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P-selectin is a protein that in humans is encoded by the SELP gene.[1]

P-selectin functions as a cell adhesion molecule (CAM) on the surfaces of activated endothelial cells, which line the inner surface of blood vessels, and activated platelets. In unactivated endothelial cells, it is stored in granules called Weibel-Palade bodies. In unactivated platelets P-selectin is stored in α-granules.

Other names for P-selectin include CD62P, Granule Membrane Protein 140 (GMP-140), and Platelet Activation-Dependent Granule to External Membrane Protein (PADGEM). It was first identified in endothelial cells in 1989.[2]

Gene and regulation[edit]

P-selectin is located on chromosome 1q21-q24, spans > 50 kb and contains 17 exons in humans.[3] P-selectin is constitutively expressed in megakaryocytes (the precursor of platelets) and endothelial cells.[4] P-selectin expression is induced by two distinct mechanisms. First, P-selectin is synthesized by megakaryocytes and endothelial cells, where it is sorted into the membranes of secretory granules.[5] When megakaryocytes and endothelial cells are activated by agonists such as thrombin, P-selectin is rapidly translocated to the plasma membrane from granules.[6] Secondly, increased levels of P-selectin mRNA and protein are induced by inflammatory mediators such as tumor necrosis factor-a (TNF-a), LPS, and interleukin-4 (IL-4). Although TNF-a and LPS increase levels of both mRNA and protein in murine models, they do not appear to affect mRNA in human endothelial cells, while IL-4 increases P-selectin transcription in both species.[7][8][9] The elevated synthesis of P-selectin may play an important role in the delivery of protein to the cell surface. In ischemic stroke patients, plasma P-selectin concentration was reported to be highly correlated to plasminogen activator inhibitor-1 activity and tissue plasminogen activator activity.[10]


P-selectin is found in endothelial cells and platelets where it is stored in Weibel-Palade bodies and α-granules, respectively. In response to inflammatory cytokines such as IL-4 and IL-13, P-selectin is translocated to the plasma membrane in endothelial cells.[11] The extracellular region of P-selectin is composed of three different domains like other selectin types; a C-type lectin-like domain in the N-terminus, an EGF-like domain and a complement-binding protein-like domains (same as complement regulatory proteins: CRP) having short consensus repeats (~60 amino acids). The number of CRP repeats is the major feature differentiating the type of selectin in extracellular region. In human, P-selectin has nine repeats while E-selectin contains six and L-selectin has only two. P-selectin is anchored in transmembrane region that is followed by a short cytoplasmic tail region.[12]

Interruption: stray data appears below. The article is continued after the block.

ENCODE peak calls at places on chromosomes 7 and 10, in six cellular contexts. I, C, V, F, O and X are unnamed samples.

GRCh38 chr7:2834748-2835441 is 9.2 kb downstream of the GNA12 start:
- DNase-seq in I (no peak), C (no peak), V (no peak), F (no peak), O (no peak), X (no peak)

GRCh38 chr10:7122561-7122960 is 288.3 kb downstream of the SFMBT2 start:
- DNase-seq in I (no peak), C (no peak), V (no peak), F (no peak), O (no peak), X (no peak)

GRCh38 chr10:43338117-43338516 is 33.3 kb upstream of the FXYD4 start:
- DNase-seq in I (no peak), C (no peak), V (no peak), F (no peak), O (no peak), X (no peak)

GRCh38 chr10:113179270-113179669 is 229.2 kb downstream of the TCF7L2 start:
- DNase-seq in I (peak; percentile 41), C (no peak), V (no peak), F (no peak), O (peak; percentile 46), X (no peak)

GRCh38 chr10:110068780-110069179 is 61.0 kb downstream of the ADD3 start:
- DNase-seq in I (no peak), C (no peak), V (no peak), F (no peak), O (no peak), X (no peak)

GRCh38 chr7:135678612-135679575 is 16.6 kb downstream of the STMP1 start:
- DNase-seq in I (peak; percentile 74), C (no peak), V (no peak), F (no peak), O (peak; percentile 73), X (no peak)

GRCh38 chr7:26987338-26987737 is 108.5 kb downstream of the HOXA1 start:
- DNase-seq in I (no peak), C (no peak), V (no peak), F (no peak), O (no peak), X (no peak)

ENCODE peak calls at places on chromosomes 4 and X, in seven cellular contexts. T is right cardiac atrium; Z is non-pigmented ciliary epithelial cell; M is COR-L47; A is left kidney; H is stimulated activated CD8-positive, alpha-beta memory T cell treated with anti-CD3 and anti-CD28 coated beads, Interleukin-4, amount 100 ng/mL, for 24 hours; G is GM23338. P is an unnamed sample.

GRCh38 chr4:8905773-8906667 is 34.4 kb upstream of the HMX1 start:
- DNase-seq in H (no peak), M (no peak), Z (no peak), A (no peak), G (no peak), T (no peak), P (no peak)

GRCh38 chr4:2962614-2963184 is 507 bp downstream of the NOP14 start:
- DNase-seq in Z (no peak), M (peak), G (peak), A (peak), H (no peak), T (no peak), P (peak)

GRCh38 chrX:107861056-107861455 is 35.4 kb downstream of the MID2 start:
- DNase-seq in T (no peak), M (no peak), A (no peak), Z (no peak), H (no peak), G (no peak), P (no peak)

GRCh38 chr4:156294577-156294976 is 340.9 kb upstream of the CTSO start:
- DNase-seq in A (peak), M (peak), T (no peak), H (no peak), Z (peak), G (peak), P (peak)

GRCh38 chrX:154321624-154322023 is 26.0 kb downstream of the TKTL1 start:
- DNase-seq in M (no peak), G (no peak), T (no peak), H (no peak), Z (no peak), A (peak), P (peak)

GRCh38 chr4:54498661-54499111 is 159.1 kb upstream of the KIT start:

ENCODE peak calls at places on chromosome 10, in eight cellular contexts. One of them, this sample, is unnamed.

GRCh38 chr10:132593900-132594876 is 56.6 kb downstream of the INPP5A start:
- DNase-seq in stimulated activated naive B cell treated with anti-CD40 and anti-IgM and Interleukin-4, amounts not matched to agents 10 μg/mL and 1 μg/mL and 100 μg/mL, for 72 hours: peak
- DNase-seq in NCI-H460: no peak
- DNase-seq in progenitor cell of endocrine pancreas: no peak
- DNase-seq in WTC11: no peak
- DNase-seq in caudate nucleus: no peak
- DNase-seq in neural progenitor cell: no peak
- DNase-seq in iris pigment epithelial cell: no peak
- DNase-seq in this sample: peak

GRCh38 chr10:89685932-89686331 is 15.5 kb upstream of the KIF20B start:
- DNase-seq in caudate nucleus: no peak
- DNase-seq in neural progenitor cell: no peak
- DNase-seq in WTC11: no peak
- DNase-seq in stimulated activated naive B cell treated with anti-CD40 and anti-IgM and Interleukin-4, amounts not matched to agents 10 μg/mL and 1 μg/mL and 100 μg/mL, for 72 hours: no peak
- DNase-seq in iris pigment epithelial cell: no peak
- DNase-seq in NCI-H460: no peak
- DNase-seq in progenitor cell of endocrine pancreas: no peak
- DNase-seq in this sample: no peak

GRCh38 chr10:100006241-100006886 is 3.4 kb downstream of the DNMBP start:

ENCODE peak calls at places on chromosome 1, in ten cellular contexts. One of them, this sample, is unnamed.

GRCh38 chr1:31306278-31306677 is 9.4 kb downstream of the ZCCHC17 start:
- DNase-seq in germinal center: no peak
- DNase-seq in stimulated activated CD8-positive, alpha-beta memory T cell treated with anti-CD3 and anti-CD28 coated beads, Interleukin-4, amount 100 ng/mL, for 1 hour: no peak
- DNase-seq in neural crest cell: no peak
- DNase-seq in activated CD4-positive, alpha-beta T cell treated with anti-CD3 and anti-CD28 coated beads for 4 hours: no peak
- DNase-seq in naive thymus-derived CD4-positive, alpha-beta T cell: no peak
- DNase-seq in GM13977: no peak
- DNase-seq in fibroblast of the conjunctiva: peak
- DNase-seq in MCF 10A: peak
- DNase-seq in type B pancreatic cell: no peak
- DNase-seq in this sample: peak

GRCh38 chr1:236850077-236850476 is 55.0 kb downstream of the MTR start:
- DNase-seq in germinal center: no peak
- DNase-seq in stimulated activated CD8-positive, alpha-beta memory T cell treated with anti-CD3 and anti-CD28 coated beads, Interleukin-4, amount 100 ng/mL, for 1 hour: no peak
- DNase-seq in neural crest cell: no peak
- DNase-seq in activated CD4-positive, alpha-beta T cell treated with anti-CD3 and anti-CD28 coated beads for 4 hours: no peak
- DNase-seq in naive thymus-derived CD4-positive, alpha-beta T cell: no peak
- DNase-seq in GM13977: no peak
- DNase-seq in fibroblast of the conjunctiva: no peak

The primary ligand for P-selectin is P-selectin glycoprotein ligand-1 (PSGL-1) which is expressed on almost all leukocytes, although P-selectin also binds to heparan sulfate and fucoidans. PSGL-1 is situated on various hematopoietic cells such as neutrophils, eosinophils, lymphocytes, and monocytes, in which it mediates tethering and adhesion of these cells. However, PSGL-1 is not specific for P-selectin, as it can also function as a ligand for both E- and L-selectin.[13]


P-selectin plays an essential role in the initial recruitment of leukocytes (white blood cells) to the site of injury during inflammation. When endothelial cells are activated by molecules such as histamine or thrombin during inflammation, P-selectin moves from an internal cell location to the endothelial cell surface.

Thrombin is one trigger which can stimulate endothelial-cell release of P-selectin and recent studies suggest an additional Ca2+-independent pathway involved in the release of P-selectin.[14]

Ligands for P-selectin on eosinophils and neutrophils are similar sialylated, protease-sensitive, endo-beta-galactosidase-resistant structures, clearly different than those reported for E-selectin, and suggest disparate roles for P-selectin and E-selectin during recruitment during inflammatory responses.[15]